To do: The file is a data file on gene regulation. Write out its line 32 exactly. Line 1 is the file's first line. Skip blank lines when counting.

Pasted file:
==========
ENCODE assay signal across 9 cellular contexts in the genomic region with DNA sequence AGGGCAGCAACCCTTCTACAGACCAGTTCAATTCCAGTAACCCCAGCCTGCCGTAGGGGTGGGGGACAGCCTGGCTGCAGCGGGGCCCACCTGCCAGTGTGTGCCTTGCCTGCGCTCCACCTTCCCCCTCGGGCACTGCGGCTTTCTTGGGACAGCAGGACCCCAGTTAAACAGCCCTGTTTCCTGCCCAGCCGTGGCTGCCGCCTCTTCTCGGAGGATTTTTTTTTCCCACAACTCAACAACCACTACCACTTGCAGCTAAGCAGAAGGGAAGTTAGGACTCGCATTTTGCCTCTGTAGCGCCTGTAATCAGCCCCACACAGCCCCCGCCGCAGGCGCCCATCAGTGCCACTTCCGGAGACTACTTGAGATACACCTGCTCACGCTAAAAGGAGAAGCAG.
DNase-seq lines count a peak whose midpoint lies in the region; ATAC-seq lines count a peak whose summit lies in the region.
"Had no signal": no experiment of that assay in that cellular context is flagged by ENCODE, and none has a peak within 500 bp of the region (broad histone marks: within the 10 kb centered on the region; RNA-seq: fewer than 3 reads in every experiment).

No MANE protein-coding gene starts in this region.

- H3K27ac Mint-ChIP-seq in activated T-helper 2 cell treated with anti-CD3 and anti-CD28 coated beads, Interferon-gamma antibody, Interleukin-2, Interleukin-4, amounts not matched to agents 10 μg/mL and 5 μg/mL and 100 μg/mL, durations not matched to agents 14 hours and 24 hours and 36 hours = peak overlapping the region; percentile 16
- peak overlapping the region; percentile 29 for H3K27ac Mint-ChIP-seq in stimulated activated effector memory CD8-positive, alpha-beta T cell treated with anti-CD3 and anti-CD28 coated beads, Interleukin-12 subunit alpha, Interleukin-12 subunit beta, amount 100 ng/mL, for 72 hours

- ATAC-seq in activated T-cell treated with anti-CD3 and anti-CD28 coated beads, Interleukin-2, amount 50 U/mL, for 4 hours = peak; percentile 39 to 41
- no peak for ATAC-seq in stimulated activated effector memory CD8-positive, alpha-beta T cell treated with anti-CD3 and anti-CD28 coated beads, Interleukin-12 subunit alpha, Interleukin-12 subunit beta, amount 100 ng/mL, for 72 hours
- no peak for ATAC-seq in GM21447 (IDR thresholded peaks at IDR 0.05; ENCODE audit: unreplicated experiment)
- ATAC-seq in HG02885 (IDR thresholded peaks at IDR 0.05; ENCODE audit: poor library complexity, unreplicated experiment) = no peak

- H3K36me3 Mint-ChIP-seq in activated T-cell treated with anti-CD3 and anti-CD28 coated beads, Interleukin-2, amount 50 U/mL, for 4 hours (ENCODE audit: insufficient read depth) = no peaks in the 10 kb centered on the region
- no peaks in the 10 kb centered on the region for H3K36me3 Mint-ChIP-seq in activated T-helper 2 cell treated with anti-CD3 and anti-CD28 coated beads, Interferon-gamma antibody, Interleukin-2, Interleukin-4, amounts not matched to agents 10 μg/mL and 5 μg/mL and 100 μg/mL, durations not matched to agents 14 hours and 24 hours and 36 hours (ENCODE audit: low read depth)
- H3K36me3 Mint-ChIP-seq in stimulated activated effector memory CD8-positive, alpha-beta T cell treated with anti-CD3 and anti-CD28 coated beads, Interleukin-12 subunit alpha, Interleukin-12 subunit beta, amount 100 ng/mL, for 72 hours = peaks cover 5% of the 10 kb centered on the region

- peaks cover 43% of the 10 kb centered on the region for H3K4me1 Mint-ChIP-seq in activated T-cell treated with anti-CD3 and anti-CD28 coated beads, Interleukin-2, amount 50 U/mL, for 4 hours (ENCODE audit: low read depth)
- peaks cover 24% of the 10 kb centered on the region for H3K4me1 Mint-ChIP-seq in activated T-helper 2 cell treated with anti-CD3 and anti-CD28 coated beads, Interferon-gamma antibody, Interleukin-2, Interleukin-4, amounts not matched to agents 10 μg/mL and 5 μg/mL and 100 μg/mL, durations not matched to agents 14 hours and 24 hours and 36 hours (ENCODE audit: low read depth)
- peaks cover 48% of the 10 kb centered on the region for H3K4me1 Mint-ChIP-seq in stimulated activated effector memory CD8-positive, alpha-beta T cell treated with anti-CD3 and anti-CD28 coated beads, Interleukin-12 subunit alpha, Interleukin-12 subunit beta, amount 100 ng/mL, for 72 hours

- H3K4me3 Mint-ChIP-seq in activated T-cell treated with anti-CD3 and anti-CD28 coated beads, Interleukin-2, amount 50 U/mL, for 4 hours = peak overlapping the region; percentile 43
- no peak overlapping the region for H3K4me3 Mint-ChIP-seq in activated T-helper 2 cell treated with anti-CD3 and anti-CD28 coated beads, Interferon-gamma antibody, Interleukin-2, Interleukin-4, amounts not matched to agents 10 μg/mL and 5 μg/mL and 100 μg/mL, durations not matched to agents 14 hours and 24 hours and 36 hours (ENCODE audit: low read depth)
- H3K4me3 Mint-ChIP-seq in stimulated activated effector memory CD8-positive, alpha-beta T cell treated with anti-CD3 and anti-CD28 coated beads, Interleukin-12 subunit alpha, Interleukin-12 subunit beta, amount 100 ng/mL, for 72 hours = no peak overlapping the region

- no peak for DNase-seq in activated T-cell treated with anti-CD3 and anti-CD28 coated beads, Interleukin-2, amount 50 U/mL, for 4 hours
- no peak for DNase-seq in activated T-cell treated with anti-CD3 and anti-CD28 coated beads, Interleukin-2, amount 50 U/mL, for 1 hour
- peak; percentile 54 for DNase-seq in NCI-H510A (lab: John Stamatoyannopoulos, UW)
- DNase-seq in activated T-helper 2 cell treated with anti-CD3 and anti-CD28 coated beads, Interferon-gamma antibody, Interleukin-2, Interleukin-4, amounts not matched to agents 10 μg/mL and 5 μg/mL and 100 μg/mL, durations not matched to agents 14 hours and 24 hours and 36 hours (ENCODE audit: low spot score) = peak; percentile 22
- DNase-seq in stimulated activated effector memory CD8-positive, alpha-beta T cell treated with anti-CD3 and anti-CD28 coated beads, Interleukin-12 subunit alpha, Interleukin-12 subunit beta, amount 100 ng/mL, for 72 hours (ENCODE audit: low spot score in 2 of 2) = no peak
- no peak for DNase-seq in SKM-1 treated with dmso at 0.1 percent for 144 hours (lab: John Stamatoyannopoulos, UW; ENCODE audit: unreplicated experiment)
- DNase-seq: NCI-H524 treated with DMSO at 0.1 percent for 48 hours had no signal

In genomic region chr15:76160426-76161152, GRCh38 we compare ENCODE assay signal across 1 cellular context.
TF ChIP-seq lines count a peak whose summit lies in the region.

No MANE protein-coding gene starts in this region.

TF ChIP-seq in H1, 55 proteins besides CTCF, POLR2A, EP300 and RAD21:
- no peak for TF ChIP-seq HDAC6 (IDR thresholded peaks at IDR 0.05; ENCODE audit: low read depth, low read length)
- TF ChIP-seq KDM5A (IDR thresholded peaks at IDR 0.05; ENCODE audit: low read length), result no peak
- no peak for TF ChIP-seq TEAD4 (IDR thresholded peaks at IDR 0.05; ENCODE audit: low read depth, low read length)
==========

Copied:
- TF ChIP-seq KDM5A (IDR thresholded peaks at IDR 0.05; ENCODE audit: low read length), result no peak